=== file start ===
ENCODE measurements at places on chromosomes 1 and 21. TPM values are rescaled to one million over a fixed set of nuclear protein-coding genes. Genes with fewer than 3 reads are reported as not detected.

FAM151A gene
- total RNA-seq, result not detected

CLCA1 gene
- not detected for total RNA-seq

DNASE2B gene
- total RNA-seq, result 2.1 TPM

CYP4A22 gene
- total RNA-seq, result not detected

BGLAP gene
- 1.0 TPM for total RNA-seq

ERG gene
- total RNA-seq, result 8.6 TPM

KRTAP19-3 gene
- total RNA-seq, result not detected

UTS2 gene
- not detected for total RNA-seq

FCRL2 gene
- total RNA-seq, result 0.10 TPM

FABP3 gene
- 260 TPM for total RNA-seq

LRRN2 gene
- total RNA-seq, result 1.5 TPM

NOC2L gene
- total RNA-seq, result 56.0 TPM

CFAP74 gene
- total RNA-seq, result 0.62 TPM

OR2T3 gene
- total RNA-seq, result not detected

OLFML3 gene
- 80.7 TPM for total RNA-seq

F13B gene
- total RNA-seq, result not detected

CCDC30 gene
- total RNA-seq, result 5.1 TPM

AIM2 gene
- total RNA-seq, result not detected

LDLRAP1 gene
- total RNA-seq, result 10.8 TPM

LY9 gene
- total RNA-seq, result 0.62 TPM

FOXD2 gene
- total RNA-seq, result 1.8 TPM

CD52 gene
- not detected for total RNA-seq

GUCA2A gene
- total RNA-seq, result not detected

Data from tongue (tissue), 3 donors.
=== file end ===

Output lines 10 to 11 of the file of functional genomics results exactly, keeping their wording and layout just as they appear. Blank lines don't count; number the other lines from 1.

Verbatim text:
BGLAP gene
- 1.0 TPM for total RNA-seq